What’s pet scam?

The rise of online transactions, particularly in massive growth since the appearance of COVID-19, brings its wind of advantages and disadvantages. Indeed, many fraudsters seized this opportunity to carry out new traps for consumers. One fraud that is, unfortunately, becoming very popular is pet scam. We are talking about sales of cats, dogs, and other pets without actually intending to deliver the pet in question. These scammers sell petss with attractive pictures on their internet pages, take deposit payments, and disappear. In some countries, such as the United States, Australia or South Africa, it is common to buy pets online due to their size, so buyers reserve their petsentirely on the internet before picking them up. With the pandemic, several sellers worldwide have decided to no longer offer pre-visits to buyers for health reasons. This new way of shopping for pets entirely online creates a unique criminal opportunity for fraudsters.

Due to this increase in pet scam cases, researchers Whittaker and Button (2020) devoted their study to explore this phenomenon. Specifically, this study uses real pet scam instances identified through www.petscams.com, an organization aimed at preventing this type of fraud and listing past cases. The organization has more than 18,000 cases of false sales and false deliveries of animals. Victims are invited to leave comments to share their stories on the website. The researchers conducted qualitative analyses of the content of these publications in collaboration with the organization. The collection period began on May 1, 2017, until March 31, 2020. They thus collected hundreds of cases of this type of fraud.

To analyze the victims’ experiences, they codified each of the victims’ comments using themes.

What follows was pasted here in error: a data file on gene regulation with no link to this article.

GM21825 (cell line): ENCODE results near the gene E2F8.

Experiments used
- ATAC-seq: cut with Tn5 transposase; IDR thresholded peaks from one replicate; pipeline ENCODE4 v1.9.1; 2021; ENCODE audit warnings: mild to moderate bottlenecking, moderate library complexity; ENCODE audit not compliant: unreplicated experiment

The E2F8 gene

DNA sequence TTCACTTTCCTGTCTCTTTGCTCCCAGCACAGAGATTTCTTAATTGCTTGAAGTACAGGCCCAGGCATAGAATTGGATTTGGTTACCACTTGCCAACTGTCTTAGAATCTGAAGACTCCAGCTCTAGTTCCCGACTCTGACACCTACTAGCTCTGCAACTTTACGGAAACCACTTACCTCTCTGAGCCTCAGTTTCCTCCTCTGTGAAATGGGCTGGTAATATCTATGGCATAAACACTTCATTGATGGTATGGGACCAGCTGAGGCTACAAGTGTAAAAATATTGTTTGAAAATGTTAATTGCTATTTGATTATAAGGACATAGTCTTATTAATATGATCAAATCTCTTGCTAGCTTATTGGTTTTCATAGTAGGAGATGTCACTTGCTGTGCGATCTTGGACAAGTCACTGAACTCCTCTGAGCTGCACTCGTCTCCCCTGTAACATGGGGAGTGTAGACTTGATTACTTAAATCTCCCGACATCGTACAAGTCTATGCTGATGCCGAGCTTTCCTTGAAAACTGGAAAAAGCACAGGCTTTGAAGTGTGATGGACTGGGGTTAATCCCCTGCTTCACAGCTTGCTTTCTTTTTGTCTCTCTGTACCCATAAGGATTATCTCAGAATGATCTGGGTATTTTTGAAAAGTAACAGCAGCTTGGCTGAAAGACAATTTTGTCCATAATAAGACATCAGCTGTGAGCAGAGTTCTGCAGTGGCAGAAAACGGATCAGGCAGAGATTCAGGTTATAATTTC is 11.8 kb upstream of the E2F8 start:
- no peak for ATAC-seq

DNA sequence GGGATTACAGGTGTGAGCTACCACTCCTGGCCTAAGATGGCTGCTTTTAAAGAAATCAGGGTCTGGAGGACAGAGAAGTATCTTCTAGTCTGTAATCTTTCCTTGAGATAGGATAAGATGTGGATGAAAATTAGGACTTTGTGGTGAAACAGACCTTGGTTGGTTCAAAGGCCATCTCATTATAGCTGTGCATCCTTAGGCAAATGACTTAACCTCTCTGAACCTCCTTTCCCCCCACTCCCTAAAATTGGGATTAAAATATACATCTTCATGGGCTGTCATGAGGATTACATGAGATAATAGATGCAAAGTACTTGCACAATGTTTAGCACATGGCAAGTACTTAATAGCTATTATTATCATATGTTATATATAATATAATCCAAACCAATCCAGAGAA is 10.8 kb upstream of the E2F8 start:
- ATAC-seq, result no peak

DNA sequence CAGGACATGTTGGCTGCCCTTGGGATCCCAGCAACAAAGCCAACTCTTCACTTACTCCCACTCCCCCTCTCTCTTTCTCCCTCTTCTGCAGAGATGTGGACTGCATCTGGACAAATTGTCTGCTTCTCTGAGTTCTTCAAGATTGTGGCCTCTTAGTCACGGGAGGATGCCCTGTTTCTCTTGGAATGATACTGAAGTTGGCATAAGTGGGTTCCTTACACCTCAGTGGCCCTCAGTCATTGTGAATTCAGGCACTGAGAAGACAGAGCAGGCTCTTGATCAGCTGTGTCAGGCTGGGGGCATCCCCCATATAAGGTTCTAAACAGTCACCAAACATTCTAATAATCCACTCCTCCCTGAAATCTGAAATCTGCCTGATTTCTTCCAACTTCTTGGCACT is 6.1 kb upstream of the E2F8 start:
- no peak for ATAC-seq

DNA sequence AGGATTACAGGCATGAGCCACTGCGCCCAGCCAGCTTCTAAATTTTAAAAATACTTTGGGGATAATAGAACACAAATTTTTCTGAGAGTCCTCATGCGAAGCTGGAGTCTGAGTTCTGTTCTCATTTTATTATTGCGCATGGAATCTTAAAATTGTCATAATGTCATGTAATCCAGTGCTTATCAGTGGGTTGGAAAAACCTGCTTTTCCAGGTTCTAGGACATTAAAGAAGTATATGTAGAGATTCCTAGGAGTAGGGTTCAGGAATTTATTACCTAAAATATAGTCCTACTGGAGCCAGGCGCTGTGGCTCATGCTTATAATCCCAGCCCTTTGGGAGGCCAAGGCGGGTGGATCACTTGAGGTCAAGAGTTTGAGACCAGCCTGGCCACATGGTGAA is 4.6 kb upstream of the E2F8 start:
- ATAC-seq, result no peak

After diligently analyzing the contents, the researchers made observations illustrating how fraudsters organize the scams and their techniques to catch these victims. Briefly, most complainants are from the United States, with a smaller portion from Australia and South Africa. The breed of dog that appears to have been used the most to catch casualties is the Bulldog, followed by the Pomeranian, Poodle, Pug, and Corgi.

The authors have thus determined the modus operandi of the fraudsters summarized as follows:

  1. The initial payment “The hook”: Victims make the first payment without seeing the pet in person or on video conference. Victims typically rely on their “gut feeling,” the website’s legitimate appearance, and the credibility of the photo of the pet being promoted on the page.
  2. A second payment, “The sting”: Fraudsters ask victims to pay a more considerable amount of money to supposedly pay for the pet’s delivery, which suddenly costs more than initially expected. Fraudsters will use manipulation techniques and bet on the “urgency” of the situation, for example, by expressing that they must pay additional fees if they want to prevent their pet from suffering extreme heat in the standard delivery where the temperature is not controlled. A new modus operandi emerged almost simultaneously with the pandemic caused by COVID-19. In the case of pet scam, fraudsters have invented additional charges to “make sure” the animal gets to its destination or justify the use of virtual currency for payment.

These results make it possible to portray pet scam better and increase vigilance in this type of scam. The authors specify the importance of prevention and organizations like PetsScam.com to help and support consumers who are victims of fraud.

tTo cite: Whittaker, JM. & Button, M. (2020). Understanding pet scams: A case study of advance fee and non-delivery fraud using victims’ accounts. Australian & New Zealand Journal of Criminology, 53, 497-514.